"How do you see (the situation)?" he asked. "What do you want?'

"The command of the governor has arrived that we should offer you (the opportunity of) submitting to his authority, otherwise we (must) attack you," they answered.

"Do not hurry (to do anything) until I have gone back to Abu Abd Allah (al-Husayn) and told him what you have said, 'Abbas requested.

They stopped (where they were) and told him: "Go to him and inform him, and tell us what he says to you."

Al 'Abbas went galloping back to al Husayn, peace be on him, to give him the information. While his companions remained exchanging words with the enemy, trying to test them and dissuade them from fighting against al-Husayn, peace be on him, (al-'Abbas) told him what the enemy had said.

Go back to them," he, peace be on him, said, "if you can,
delay them until the morning and (persuade) them to keep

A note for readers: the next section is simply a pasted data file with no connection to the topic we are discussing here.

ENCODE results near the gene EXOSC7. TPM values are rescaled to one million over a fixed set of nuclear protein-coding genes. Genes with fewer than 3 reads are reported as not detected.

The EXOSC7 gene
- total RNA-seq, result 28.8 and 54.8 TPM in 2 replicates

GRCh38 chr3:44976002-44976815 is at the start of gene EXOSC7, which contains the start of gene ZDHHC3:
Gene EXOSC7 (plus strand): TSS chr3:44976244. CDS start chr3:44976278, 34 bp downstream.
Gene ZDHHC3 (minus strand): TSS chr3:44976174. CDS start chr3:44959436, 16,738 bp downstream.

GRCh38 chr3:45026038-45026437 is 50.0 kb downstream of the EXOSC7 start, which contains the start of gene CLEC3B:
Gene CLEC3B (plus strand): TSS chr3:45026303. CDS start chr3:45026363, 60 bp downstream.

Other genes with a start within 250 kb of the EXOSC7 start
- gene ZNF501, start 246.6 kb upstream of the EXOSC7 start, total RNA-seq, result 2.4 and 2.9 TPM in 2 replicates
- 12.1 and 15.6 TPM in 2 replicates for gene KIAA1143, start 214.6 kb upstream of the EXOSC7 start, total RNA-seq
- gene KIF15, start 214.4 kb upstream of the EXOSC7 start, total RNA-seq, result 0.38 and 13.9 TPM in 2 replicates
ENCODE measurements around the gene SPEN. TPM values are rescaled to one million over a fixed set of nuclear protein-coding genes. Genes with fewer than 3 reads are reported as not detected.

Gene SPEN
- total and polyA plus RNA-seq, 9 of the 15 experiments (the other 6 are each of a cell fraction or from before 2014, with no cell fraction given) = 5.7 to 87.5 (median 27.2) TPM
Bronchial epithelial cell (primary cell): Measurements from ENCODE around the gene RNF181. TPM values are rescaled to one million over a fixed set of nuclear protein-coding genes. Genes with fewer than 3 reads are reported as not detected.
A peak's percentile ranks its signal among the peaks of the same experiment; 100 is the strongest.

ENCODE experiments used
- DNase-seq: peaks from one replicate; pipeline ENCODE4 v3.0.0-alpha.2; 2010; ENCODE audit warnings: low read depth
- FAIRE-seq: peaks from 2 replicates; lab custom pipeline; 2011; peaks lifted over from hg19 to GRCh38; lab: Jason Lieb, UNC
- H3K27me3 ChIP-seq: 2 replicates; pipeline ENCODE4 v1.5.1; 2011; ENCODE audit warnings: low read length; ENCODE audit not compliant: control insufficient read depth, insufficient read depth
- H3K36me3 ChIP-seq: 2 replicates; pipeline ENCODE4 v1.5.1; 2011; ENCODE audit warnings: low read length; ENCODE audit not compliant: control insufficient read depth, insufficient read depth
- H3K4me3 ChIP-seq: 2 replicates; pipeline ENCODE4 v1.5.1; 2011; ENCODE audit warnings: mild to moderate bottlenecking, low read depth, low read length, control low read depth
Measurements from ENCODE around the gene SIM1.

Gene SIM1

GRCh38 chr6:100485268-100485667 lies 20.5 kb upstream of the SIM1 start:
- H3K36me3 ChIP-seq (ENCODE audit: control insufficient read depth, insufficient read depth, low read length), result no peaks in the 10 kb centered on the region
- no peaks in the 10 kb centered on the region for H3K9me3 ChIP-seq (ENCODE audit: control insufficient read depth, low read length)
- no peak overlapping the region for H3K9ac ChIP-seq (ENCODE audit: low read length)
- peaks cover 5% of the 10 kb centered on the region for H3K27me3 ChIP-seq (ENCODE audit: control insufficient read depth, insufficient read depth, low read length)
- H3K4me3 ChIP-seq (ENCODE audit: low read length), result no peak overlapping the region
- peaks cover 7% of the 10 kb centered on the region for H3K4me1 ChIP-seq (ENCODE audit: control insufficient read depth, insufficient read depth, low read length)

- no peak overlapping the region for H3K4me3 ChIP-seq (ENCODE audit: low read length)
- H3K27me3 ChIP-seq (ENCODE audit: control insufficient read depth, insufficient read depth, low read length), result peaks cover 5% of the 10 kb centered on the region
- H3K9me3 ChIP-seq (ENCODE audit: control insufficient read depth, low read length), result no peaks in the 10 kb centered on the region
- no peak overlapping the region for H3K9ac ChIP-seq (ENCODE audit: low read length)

from us during the evening. Then, perhaps, we may be able
to pray to our Lord during the night to call upon Him and
seek His forgiveness. He knows that I have always loved His
formal prayer, the recitation of His Book and (making) many
invocations to Him, seeking His forgiveness.

Al Abbas went back to the people, and returned (after) being with them, accompanied by a messenger on behalf of Umar b. Saed, who had said: "We will grant you a day until tomorrow. Then if you surrender, we will send you to our governor, Ubayd Allah b. Ziyad but if you refuse we will not leave you (any longer)."

(After) he departed, towards the evening al-Husayn gathered his followers around him. To be continued.....................